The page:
Kendall Manor was built in the mid-1800s by cotton king James Turner Kendall who spared no expense to make this Italianate Renaissance-style home with its belvedere and fluted columns a showplace. Or check out Highland View, which Eli Sims Shorter built in 1870 as a wedding present to his daughter Ann. She never moved into the house, which then sat vacant for three decades.

Another historically significant building is the Tavern, the first permanent structure in Eufaula. It was built in 1836 as an inn, and then later served as an Episcopal Church and Civil War hospital. Several Confederate soldiers who died at the hospital are buried in Fairview Park and Cemetery where you’ll also find graves of the town’s early residents, both the affluent and the poor, including slaves.

Nearby Historical Attractions

If you like unusual historic architecture, visit nearby Clayton, 20 miles west of Eufaula. Alabama’s only remaining eight-sided antebellum house is located here. The two-story home, which has a flat roof with a cupola, served as Union Cavalry Commander Benjamin H. Grierson’s headquarters in April 1865.

Include a stop at the historic Clayton Cemetery. Among the many gravestones, you’ll find one that’s shaped like a whiskey bottle. It marks the gravesite of W.T. Mullen, who “drank himself to death,” according to his wife, who commissioned this unique headstone. Mullen died in 1863 at the age of 29.

You might head to Lumpkin, Georgia, just over the state line, to visit Westville, a living history museum where costumed interpreters educate visitors about the culture, trades, and handicrafts of 1850s Georgia. Most of the 30 homes and shops, among them a cotton planter’s house, doctor’s office, county courthouse, and dog-trot log house, are authentically restored pre-Civil War buildings that were moved here to create a historic village.

Watch a shoemaker or quilter at work or a farmer plowing his field with a mule. Catch a lesson at the one-room schoolhouse, or ask a docent to teach you how to roll a hoop, a popular children’s activity in this era.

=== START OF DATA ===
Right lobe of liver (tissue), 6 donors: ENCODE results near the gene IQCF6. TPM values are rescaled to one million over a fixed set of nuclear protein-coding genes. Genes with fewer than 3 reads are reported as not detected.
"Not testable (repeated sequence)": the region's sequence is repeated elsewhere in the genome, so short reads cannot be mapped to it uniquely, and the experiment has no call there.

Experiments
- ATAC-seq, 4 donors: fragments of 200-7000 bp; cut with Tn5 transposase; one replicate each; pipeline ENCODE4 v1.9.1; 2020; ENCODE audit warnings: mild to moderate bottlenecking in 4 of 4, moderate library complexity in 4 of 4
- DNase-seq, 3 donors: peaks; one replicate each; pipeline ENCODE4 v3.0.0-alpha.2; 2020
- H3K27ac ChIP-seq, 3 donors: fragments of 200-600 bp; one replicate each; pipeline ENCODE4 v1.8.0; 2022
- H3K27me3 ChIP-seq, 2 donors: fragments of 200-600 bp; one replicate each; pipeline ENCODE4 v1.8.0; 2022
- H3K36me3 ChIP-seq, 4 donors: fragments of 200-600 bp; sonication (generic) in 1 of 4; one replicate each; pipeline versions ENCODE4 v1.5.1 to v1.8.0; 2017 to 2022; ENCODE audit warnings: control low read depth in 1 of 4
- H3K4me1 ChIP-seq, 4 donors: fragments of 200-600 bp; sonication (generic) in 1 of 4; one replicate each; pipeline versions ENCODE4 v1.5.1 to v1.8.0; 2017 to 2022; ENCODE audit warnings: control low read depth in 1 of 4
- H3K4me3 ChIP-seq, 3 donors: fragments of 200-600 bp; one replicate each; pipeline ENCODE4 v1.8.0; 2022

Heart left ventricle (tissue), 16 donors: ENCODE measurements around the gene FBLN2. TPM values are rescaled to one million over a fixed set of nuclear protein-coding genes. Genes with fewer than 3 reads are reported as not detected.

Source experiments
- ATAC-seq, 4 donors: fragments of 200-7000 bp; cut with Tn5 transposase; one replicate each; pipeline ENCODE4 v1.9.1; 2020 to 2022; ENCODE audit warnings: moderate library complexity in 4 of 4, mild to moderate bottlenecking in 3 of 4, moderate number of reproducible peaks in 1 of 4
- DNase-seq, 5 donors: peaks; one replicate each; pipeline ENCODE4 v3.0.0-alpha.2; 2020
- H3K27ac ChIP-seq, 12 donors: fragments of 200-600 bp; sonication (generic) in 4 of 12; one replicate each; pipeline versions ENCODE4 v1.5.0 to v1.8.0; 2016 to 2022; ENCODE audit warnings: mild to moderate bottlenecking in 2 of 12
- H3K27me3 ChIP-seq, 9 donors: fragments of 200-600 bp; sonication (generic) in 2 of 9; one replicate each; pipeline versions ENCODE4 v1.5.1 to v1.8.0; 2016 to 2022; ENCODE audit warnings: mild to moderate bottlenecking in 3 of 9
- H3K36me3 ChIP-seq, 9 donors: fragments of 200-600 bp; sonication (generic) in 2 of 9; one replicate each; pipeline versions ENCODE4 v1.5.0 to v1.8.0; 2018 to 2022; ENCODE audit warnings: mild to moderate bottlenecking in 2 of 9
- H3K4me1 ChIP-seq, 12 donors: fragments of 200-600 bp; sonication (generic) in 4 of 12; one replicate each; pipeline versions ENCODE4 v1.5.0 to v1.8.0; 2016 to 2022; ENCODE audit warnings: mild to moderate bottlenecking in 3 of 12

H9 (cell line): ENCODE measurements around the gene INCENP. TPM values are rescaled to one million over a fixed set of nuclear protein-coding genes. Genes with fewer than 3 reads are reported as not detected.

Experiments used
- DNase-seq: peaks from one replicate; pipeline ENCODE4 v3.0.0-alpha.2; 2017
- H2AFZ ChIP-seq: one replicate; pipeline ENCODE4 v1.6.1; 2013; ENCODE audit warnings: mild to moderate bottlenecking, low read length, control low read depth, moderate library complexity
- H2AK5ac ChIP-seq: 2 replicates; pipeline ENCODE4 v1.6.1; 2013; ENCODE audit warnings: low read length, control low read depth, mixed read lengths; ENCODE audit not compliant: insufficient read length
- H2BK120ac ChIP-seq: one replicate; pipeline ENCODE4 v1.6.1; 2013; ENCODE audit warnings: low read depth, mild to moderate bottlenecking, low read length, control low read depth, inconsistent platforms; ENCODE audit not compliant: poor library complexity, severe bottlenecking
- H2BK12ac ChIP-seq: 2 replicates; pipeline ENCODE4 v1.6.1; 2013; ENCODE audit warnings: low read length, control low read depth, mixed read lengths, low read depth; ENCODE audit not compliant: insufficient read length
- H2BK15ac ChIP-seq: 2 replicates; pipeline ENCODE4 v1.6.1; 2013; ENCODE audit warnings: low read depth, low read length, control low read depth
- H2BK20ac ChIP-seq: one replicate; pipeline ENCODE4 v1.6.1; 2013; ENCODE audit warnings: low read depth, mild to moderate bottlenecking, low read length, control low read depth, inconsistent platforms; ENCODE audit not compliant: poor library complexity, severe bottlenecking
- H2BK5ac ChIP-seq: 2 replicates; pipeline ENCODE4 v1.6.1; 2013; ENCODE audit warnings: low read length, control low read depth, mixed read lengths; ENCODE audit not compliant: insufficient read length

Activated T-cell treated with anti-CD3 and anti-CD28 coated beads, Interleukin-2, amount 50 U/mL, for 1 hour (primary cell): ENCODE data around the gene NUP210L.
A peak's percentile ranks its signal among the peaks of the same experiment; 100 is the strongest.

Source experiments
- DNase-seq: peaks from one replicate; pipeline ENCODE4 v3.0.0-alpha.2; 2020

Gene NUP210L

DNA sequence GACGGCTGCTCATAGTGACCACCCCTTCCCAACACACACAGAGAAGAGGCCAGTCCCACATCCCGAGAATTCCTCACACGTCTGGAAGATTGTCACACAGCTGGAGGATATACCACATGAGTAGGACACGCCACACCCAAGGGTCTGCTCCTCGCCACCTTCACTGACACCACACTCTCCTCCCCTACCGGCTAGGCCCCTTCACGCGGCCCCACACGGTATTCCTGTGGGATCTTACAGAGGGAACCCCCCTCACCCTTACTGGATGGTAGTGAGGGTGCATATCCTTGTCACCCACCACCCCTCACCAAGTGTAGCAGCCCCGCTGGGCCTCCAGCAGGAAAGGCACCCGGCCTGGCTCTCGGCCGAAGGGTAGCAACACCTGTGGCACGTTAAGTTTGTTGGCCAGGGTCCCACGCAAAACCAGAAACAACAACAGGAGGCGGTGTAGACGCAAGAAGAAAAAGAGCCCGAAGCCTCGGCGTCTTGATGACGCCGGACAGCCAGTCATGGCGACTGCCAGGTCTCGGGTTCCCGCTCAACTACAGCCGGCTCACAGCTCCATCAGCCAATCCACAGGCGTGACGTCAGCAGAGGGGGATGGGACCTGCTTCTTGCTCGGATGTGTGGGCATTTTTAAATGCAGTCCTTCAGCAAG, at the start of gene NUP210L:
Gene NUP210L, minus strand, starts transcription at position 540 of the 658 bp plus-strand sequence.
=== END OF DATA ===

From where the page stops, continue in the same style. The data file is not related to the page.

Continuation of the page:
The Great Outdoors

While in the area, visit Providence Canyon State Park – the “Little Grand Canyon of the Southeast” – located seven miles west of Lumpkin. At the visitor center you will learn about the 1,108-acre park and its 16 colorful canyons including how they were formed through poor agricultural practices that caused soil erosion in the early 19th century. Other exhibits focus on the geology, flora and fauna of the canyons.

Rangers can direct you to the best lookout spots for photos. Or hike the three-mile long Canyon Rim Trail, which provides amazing vistas and access to the canyon floor and 10 slot canyons. Summer visitors will see the rare plumleaf azalea, which grows throughout the canyons and produces flaming orange-red blooms from July through September.

Return to Eufaula to visit the Eufaula National Wildlife Refuge, located eight miles north of the city center on Alabama State Route 165. It was established in 1964 on the Walter F. George Reservoir, an 85-mile long lake formed along the Chattahoochee River on the Alabama-Georgia border. More commonly called Lake Eufaula, it’s nicknamed the “Big Bass Capital of the World” and is popular with anglers and boaters.

The national refuge is on the upper part of the lake and along the Mississippi Flyway, a major bird migration route. Nearly 300 bird species have been spotted here including numerous shorebirds, waterfowl and migrating neotropical songbirds. You also may see alligators, otters, raccoons, deer, and possibly even coyotes, armadillos and bobcats as you explore the park by boat, on foot, or private vehicle via the seven-mile scenic driving route.

Another good place for observing birds, fishing, and boating is Lake Point State Park, which borders the Eufaula National Wildlife Refuge on the Alabama side of the river. Or try Florence Marina State Park at the northern end of the refuge on the Georgia side. It’s next to a natural deep-water marina with an accessible deep-water fishing pier. It has a small interpretive center where visitors can learn about the local history, Native Americans and nature, including the birds, fish, amphibians and other wildlife found in the park.

Whether you are a history buff or prefer outdoor recreation, you’ll find many fascinating places to visit and things to do in Eufaula and nearby communities.

For More Information

Eufaula/Barbour County Chamber of Commerce
333 East Broad Street
Eufaula, AL 36027
(334) 687-6664, (800) 524-7529

For a complete listing of campgrounds in the area, please consult your 2010 Woodall’s North American Campground Directory.